As I mentioned, the crawler results are about to be refreshed. "We are in the final preparation of releasing the new web index," said Andy Bensky, Go's chief scientist. "We haven't released a new one since mid-summer. We're now respidering all the pages and going deeper into some sites."
One of the key factors of whether a site will be deeply spidered will continue to be whether it is listed within the Go Guides directory. "As always, getting your pages listed in Go Guides is the best way to get enhanced coverage and placement in our various indexes and results," Bensky said.
Getting listed is easy to do, plus you'll then have a chance to appear in the main results that Go presents on its search results page, as well as perhaps getting greater representation in the crawler results and a ranking boost there, as well. The article below covers more about submitting to Go Guides.
Of course, there's also the Go Add URL system. Bensky says that URLs are still being accepted by this, but that pages are added only as resources allow. If accepted, they should appear within six weeks. You can submit multiple URLs from the same site, and there's no set daily limit. However, Bensky warned to be sensible with your submissions.
"If they start going overboard, there's more chance they may show up on our radar screen," Bensky said. "Fifty pages a day is a reasonable range, but if they do 50 pages a day every day for a month to submit thousands of pages, that's something we might notice and cause us to look at the differentiation of the pages."
On the horizon is a paid inclusion system that Go expects to release by December. For a fee, still to be determined, a URL would be guaranteed to be added within 2 days and then revisited every 2 days after that. Go is also considering adding an option so that this also submits a site to Go Guides. Instead of having to join Go Guides and submit your site personally, you could use the system to place your site before the volunteer editors, as well as getting it included in the crawler results. These ideas are all tentative, so expect that there may be changes from when the final system is released. I'll keep you updated on developments.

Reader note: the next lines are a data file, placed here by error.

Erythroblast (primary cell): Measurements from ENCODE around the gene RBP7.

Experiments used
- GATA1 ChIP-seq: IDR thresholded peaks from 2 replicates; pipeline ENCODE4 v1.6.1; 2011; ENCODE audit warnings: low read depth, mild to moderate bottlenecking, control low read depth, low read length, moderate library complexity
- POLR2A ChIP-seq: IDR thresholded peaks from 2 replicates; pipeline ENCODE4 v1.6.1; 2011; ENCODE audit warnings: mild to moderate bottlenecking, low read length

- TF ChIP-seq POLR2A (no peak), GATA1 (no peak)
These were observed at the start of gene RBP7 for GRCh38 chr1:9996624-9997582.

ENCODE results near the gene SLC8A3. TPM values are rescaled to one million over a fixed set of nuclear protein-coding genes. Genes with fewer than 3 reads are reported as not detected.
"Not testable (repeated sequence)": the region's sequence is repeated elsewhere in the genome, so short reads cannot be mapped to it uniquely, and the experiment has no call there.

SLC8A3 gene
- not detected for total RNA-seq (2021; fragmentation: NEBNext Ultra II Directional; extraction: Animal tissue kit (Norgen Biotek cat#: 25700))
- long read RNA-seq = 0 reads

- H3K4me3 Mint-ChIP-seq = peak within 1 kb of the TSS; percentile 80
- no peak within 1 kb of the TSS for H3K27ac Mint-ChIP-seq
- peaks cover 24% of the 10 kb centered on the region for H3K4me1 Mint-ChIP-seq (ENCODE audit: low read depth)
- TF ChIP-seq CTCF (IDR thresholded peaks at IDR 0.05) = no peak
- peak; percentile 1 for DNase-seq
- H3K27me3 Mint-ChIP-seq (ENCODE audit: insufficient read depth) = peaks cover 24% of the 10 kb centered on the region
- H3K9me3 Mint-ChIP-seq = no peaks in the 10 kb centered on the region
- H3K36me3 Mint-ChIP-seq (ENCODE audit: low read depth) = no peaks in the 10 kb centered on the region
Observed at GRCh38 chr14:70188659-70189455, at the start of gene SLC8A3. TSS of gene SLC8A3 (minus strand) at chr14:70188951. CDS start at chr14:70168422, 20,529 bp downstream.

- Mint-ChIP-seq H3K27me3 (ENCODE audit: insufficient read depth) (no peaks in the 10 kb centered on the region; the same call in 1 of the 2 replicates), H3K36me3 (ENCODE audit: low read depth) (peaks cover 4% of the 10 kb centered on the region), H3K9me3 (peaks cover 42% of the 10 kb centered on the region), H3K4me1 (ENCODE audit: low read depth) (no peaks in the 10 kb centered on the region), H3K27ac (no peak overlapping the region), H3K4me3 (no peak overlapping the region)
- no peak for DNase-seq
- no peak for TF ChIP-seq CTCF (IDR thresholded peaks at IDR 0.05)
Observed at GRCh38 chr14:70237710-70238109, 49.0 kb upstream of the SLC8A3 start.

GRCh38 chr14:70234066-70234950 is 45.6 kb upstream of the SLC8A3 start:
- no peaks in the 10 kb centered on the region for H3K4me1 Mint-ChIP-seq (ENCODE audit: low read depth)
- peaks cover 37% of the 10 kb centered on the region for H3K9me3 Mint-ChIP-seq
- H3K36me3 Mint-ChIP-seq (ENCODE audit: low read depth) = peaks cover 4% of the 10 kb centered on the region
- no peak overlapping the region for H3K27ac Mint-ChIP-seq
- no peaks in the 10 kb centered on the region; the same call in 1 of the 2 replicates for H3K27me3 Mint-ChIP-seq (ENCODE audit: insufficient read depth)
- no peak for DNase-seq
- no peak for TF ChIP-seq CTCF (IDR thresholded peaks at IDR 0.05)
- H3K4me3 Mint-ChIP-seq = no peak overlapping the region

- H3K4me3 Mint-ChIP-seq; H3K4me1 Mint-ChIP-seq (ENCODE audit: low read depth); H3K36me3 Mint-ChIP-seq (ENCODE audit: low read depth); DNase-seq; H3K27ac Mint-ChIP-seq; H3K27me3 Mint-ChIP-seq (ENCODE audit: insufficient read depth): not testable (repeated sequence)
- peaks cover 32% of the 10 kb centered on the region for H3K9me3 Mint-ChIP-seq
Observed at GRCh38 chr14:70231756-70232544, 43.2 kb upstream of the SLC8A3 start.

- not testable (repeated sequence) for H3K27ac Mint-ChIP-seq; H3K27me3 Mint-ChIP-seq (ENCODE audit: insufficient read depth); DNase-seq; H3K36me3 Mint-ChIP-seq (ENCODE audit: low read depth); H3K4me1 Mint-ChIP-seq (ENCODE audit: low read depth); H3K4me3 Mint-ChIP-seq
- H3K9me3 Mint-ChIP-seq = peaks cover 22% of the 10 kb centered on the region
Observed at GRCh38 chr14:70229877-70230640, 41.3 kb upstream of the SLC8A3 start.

Finally, another new feature you may come across is a "Focus Your Search" page that may show up if you do an ambiguous search. For example, look for "tiger," and Focus Your Search will ask if you mean topics such as:
+ Music artists & bands
+ Detroit Tigers
+ Woods, Tiger
+ Tigers Computer
When you choose a topic, Go reruns your search to bring back results relevant to that area. It will go beyond the actual search words that are displayed, also. For example, select the Tiger Woods topic, and it will bring up directory picks and web pages relevant to Tiger Woods, even though the search query will remain "tiger." Behind the scenes, Go will look at the directory listings relevant to Tiger Woods and use these, as well as some editor adjustments, to bring back relevant results.
Sign-up to be a guide here.
Go Beta Tests User-Assisted Directory